To round off the series of posts in the last week that related in various ways to the question ‘why do (left-wing) politics?’, I thought I’d try to put down some thoughts on ‘why blog?’, or more precisely, ‘why do I blog?’
In a way, the main purpose of this blog is a certain sense of purposelessness. As indicated in the title, I feel somewhat directionless.
I mean that, of course, mainly in relation to politics, which accounts for about 75% of my posts, I think (does that sound about right?) The other stuff – philosophy and zoology mainly – is more just for diversion. But politically, I feel drawn sometimes towards something a little like despair: so much is wrong, and I have very little sense of what to do to lead out of it.
I look at the present, and I see a left in disarray, barely relevant to most of what’s going on. And in the midst of a gathering crisis – principally economic and environmental – I see much more to fear (WWIII and a second run of Fascism amid the embers of a dying world anyone?) than to inspire hope.
A natural response would be to look back at the past, such as ‘Old Labour’ and its supposed authentic socialism, or the ‘revolutionaries’ who crushed the Russian proletariat. But the more I look at them, the more I come to see them not only as ‘failures’ in whatever grand emancipatory project, but as part of a process of the system that was supposedly to be revolutionised. And whatever inspiration might be given by the CNT or the Paris Commune or the workers’ councils of Hungary or whatever else is cancelled out by the fact that they were so successfully destroyed.
I have hope, certainly, but only for the long run. The variables of the world system will change gradually, pushing against their limits. I believe people are becoming better informed, and I believe that genderless vegan communism can only be held back, ultimately, by misinformation. And there’s no shortage of examples of real resistance, genuine struggle against oppression. But right now? I don’t know how it will become the force needed. But no doubt when it does, it will take people by surprise to some extent.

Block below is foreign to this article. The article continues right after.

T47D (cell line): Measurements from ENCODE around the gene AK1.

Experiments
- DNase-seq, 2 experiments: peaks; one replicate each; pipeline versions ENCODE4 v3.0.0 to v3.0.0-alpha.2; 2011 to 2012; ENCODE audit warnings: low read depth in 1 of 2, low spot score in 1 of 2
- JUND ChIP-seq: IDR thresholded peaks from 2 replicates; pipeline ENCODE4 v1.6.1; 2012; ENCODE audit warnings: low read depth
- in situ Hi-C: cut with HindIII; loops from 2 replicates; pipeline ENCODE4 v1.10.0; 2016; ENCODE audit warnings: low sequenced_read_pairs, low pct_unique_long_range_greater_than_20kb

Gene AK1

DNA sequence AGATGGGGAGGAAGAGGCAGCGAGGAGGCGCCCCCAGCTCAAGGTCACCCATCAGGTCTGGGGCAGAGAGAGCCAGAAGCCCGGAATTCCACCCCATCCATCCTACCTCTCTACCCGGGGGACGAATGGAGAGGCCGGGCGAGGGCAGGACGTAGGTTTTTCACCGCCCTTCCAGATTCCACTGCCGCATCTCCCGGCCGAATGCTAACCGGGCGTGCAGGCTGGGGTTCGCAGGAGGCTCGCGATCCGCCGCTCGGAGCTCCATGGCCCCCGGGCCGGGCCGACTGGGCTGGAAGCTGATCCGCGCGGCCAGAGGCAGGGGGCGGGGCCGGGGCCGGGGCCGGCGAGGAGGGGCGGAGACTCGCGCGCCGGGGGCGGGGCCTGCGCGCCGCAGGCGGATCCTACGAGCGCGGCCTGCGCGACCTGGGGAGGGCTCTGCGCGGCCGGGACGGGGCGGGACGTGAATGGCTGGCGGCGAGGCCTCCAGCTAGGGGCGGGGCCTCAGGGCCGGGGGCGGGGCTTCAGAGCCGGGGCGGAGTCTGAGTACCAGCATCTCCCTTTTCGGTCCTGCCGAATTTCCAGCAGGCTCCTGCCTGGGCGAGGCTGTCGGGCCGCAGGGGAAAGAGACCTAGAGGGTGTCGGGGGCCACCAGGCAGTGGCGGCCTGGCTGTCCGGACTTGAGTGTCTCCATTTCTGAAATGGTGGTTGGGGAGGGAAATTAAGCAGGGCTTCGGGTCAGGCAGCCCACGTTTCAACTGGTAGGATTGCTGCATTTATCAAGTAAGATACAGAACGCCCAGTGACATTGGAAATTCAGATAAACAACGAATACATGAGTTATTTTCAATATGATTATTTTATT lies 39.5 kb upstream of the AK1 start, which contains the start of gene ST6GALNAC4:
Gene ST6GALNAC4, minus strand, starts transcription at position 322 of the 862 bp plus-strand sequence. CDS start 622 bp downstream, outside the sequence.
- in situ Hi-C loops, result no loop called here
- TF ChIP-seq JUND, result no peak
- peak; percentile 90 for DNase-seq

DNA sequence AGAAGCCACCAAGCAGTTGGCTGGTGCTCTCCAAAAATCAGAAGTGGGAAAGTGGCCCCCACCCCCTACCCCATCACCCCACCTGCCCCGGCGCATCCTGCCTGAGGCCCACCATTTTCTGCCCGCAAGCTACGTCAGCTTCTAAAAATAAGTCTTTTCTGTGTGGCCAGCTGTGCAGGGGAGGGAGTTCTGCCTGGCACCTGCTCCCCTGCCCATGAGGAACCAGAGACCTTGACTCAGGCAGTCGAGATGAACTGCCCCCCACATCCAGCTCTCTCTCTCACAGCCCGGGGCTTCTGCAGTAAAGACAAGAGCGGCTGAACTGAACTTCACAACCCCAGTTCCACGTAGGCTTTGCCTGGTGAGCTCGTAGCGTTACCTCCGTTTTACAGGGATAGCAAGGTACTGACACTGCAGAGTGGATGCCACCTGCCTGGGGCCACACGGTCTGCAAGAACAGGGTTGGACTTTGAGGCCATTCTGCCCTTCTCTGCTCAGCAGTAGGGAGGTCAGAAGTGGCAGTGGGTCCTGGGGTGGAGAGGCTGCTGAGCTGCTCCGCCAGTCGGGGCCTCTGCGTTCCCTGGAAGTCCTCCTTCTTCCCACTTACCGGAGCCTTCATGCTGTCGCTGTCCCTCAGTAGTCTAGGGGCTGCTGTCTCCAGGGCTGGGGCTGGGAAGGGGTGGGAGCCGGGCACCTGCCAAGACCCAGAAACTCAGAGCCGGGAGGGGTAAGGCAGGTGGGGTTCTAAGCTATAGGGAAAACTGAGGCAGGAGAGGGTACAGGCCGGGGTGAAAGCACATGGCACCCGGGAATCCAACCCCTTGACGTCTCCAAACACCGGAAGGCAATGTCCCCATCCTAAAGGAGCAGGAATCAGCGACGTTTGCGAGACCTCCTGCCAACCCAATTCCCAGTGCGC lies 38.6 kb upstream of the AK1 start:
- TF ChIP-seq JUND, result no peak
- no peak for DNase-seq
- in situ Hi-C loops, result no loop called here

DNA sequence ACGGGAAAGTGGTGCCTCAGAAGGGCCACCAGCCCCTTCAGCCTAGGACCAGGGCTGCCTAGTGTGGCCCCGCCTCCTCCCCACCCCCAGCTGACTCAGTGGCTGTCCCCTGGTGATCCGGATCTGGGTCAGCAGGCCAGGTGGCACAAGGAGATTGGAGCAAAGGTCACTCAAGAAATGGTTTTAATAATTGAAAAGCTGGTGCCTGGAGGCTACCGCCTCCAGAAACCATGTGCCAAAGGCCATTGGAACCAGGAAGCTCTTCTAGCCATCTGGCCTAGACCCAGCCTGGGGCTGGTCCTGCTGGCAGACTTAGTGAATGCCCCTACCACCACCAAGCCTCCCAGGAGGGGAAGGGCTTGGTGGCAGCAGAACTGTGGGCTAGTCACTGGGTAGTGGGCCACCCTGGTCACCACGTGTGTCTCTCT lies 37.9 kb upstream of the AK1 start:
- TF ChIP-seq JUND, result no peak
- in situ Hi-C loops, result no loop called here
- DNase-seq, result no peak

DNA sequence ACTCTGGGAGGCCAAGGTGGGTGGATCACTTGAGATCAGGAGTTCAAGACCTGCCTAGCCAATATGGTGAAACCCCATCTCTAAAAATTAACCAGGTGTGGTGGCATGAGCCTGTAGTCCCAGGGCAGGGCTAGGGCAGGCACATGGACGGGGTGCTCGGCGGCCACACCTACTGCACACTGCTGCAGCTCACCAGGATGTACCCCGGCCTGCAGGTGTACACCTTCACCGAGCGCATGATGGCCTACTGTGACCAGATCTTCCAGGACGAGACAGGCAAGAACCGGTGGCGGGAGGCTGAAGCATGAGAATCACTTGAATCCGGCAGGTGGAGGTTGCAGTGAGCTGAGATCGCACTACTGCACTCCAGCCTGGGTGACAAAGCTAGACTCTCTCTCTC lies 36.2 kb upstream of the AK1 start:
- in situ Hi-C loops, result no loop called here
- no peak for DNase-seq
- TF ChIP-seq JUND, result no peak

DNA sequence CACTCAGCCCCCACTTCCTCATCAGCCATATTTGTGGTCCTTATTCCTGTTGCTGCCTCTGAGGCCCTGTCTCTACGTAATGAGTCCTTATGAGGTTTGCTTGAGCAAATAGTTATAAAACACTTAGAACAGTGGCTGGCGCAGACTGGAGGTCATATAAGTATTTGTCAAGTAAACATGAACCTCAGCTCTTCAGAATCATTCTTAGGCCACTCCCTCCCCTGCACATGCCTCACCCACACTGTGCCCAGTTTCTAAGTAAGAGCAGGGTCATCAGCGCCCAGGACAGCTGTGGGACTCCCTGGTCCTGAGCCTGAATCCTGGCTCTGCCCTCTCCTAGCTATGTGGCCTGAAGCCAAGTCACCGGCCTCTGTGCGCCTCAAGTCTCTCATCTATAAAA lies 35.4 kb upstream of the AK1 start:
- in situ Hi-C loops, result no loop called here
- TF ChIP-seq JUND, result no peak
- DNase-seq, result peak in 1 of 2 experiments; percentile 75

So part of the point of this blog is to try to explore where I think we might see that process, and how it might be advanced. Some blogs function as ‘weapons’ in political conflict: relaying news, co-ordinating actions, conveying advice, faciliating tactical discussions. But this isn’t one of those. My role in ‘the struggle’ is practically nil.
Rather, the point of this blog is, perhaps, to be a historian of the future, to try to understand theoretically the process of political change (and, of course, to understand the process of political stasis) so as to catch a glimpse of what the next couple of centuries may hold. And because it’s looking at such a spread of time, of course it looks at what changes the least over time, at the general features of society and politics, both in terms of how they actually work and how they should work. It’s for thise reason that I would call this ‘a philosophy blog’.
I don’t know how much success I’ve had so far. I certainly feel that I’ve deepened my understanding of various topics, and taken steps towards theoretical synthesis. But I don’t know if I’ve managed to get away from the feeling of being directionless. Perhaps that was too much to expect. But nevertheless, it’s been fun and very rewarding so far.
In ‘conclusion’ (for there’s really nothing like that here), I thought I would request a de-lurk, whereby people who read but haven’t commented (‘lurkers’) leave comments saying who they are, just so as to make the anonymous void of the internet a little less anonymous and a little less like a void. I’m interested to know who’s reading, why, and what they think.